COVINGTON - The Covington Police Department's shooting range could be the future site of a new Miracle Field.
The Newton County Recreation Commission is targeting the range, located on Williams Road near City Pond Park, for a field that will give disabled children the opportunity to play baseball, City Manager Steve Horton said during the City Council's Monday night meeting.
The council gave Horton an informal consensus to notify the county it can move forward with determining whether the site would be appropriate for the use.
"The main reason we're looking at the site is that all of our youth ball fields are (at City Pond)," Recreation Commission Director Tommy Hailey said. "We need to try to keep that field there. We don't want to isolate them and make them feel like they're excluded. We want them to feel like they're included."
Also, "From a maintenance operations standpoint, it would be better to put it there," Hailey said.
If the deal goes through, the city will need to find another location for the shooting range, likely in an isolated spot at the city's land application facility located off Ga. Highway 36. Treated wastewater is sprayed onto fields at the facility, helping to grow the trees on the property that are eventually chopped down and sold as timber to help offset the cost of irrigation.
The cost of relocating the shooting range could run from $750,000 to $1 million, but the police department has more than enough funds through confiscated drug money to foot the bill, Horton said.
Also, the county is agreeable to providing in-kind services, such as grading, to ready the new site, he said.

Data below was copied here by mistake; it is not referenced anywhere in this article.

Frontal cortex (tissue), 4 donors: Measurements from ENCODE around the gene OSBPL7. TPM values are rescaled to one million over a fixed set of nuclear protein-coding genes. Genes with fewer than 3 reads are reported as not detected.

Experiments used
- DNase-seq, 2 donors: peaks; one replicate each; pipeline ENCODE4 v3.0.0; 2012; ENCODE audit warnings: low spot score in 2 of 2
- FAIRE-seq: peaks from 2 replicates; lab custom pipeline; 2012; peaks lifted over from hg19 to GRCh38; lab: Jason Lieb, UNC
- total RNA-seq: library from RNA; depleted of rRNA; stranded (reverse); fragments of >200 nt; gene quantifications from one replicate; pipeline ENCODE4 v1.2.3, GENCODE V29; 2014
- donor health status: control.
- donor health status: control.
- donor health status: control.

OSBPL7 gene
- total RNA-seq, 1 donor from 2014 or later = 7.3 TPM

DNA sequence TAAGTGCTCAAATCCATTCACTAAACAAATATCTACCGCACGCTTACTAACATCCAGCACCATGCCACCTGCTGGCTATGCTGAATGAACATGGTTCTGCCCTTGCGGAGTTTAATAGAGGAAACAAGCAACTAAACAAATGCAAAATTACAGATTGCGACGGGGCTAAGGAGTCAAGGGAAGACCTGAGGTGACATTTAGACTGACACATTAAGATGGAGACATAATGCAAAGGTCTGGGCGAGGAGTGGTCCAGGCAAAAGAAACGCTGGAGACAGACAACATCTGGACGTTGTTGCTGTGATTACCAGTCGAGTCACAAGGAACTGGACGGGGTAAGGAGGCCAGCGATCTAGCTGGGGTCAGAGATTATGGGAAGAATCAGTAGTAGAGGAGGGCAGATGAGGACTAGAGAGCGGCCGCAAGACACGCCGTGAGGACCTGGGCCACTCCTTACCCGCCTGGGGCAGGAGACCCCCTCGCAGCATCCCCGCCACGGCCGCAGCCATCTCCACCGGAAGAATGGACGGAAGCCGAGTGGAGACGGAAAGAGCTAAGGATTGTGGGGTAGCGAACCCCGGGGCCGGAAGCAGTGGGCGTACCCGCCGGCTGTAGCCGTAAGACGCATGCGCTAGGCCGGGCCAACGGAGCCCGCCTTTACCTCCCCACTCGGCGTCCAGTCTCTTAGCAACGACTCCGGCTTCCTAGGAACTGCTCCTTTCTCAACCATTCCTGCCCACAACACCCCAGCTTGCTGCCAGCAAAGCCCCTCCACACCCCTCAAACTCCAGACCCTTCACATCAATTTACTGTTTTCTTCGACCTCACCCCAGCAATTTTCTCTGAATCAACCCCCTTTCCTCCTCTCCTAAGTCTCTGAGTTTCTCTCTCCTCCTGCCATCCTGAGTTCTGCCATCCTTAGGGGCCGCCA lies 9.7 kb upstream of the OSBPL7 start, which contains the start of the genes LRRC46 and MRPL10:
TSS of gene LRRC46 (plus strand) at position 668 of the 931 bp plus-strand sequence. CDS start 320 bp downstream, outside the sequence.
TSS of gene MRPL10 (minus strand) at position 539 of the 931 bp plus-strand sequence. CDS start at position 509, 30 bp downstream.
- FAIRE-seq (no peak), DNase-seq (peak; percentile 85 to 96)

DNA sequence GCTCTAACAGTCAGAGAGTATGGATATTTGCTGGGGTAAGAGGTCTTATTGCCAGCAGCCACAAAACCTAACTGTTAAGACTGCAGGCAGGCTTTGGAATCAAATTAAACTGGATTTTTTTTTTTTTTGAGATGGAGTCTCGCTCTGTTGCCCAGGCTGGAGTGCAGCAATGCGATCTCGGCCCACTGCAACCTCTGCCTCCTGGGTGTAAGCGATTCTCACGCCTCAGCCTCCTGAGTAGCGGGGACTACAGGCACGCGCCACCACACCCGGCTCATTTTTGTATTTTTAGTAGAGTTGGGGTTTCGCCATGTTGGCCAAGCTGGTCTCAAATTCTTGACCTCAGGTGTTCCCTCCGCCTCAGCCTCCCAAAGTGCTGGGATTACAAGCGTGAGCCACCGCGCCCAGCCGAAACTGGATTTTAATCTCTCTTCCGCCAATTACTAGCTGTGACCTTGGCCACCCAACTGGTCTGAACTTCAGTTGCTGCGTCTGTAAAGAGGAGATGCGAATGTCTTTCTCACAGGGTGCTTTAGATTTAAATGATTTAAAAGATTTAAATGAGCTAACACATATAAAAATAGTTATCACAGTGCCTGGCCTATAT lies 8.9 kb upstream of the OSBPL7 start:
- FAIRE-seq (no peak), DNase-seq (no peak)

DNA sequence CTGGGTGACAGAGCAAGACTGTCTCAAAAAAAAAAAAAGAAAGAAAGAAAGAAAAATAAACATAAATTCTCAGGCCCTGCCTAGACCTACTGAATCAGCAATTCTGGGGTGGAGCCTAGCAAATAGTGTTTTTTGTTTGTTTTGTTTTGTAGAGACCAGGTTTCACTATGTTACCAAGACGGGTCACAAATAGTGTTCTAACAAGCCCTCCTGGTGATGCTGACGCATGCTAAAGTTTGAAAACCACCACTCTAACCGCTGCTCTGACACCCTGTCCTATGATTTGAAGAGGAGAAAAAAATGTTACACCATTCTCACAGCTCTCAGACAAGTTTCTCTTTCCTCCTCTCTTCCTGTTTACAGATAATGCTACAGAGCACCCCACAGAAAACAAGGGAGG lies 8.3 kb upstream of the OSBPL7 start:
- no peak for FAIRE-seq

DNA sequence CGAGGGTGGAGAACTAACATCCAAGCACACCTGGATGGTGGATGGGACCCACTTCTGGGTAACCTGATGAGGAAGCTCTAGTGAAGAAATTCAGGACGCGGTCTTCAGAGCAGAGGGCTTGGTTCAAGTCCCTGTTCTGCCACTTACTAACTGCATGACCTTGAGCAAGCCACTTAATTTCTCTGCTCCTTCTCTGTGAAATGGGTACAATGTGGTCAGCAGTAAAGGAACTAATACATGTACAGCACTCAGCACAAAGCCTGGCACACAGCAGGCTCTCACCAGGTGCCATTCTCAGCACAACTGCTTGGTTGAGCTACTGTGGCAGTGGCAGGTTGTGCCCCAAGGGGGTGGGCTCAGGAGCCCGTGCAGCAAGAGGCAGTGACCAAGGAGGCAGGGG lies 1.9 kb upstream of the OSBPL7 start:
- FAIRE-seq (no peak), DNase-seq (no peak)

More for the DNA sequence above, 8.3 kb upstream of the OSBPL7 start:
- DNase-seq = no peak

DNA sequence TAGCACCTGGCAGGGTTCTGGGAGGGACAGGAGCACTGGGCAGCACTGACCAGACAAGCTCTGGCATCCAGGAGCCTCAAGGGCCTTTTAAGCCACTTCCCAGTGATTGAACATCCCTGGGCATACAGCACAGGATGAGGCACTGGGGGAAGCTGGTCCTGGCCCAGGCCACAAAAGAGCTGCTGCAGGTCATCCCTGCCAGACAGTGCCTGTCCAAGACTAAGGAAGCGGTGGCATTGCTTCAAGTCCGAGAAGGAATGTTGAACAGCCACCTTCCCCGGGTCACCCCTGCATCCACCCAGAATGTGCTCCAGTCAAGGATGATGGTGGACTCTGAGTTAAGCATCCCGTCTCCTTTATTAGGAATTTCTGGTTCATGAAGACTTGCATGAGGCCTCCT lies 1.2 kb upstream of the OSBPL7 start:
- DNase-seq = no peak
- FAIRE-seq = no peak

The Miracle League field was initially included in plans for Chimney Park, a park that will be accessible to special needs children and adults, located behind Newton County Library.
The field was dropped from the Chimney Park plan following conversations with parents of special needs children, according Newton County Special Projects Coordinator Cheryl Delk.
"As the design developed, we interviewed families with special needs and talked to the Miracle League Foundation. The foundation and these families agreed that their preference is for the special children to be playing at fields in ball parks with all the other children," Delk said.
If possible, the Recreation Commission would like to build two small ballfields adjacent to the Miracle Field for the department's 5- to 8-year-old teams, Hailey said.
At this point, it's not clear whether the field will be publicly or privately funded, though Hailey said it will likely be a combination of the two, adding that it will take "a total community effort" to build.
The first step is to determine whether the shooting range would be a suitable site for a field, Hailey said. Once a location is selected, fundraising efforts can begin, he added.
Crystal Tatum can be reached at email@example.com.